Antibiotics During Pregnancy Won’t Up Risk of Birth Defects: Study

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By Anisa Arsenault, Associate Editor
Updated January 30, 2017
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Some reassuring news for expectant moms: If you happen to get sick during pregnancy, two common antibiotics have just been proven a-ok.

Researchers from the University of Montreal and its affiliated CHU Sainte-Justine children’s hospital wondered if it was a pregnant woman’s infection or the antibiotics used to treat it that had the potential to be linked to birth defects.

“With penicillin, macrolides are amongst the most used medications in the general population and in pregnancy,” says lead researcher Anick Bérard. “We therefore aimed to estimate the risk of major congenital malformations [often-inherited medical conditions occurring at or before birth] after fetal exposure to the two most commonly used macrolides, and failed to find any.”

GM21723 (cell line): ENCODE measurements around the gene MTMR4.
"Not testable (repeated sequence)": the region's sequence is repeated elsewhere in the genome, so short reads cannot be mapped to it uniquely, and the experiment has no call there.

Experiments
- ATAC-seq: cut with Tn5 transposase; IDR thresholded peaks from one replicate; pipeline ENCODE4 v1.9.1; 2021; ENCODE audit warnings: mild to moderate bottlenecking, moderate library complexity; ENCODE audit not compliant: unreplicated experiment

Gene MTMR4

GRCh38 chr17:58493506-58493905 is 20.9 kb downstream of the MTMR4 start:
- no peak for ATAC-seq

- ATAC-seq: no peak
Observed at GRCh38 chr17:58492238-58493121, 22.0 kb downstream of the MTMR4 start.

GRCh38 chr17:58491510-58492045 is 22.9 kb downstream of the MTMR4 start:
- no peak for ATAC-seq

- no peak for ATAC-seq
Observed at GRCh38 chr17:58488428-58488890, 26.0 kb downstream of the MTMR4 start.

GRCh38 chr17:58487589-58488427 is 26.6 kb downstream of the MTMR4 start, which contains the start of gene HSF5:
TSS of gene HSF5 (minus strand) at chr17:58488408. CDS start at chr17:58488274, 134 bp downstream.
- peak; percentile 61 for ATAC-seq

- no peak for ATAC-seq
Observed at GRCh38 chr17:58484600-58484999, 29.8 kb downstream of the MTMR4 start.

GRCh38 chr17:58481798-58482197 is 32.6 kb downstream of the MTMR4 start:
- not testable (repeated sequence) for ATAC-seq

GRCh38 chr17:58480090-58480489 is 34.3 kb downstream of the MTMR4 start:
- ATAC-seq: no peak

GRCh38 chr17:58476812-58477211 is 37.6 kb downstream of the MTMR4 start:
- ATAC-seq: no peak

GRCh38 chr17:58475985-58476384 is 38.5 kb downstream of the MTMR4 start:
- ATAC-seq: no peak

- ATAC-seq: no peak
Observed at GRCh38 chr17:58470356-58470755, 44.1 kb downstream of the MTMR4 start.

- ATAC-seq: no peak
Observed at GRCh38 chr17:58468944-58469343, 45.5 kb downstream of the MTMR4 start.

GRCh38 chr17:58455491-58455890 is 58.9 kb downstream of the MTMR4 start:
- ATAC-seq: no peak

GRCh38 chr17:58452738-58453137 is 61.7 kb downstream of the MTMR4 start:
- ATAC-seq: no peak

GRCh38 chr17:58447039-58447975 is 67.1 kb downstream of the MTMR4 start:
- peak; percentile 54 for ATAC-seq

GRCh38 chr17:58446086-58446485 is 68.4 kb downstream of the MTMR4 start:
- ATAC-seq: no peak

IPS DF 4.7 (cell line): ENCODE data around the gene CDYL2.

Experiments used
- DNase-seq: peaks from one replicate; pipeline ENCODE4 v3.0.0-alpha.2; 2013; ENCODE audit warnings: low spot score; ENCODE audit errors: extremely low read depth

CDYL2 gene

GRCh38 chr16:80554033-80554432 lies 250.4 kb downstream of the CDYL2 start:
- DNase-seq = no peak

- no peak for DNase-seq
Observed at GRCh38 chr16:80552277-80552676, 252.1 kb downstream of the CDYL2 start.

In other words, after looking at data from thousands of pregnancies stored in the Quebec Pregnancy Cohort, researchers found a mother’s use of commonly-prescribed pharmaceuticals azithromycin and clarithromycin (more commonly known by the brand names Zithromax and Biaxin) had no meaningful association to birth defects.

“135,839 pregnancies met the criteria for inclusion in our study. Of these, 1.7 percent involved exposure to the macrolides during the first trimester, while 9.8 percent of pregnancies resulted in the child having a major congenital malformation. After statistical analysis, we found no meaningful association between the groups compared to penicillin use,” says Bérard.

Researchers hope further studies will confirm the safety of less-frequently prescribed medications during pregnancy.

Please note: The Bump and the materials and information it contains are not intended to, and do not constitute, medical or other health advice or diagnosis and should not be used as such. You should always consult with a qualified physician or health professional about your specific circumstances.

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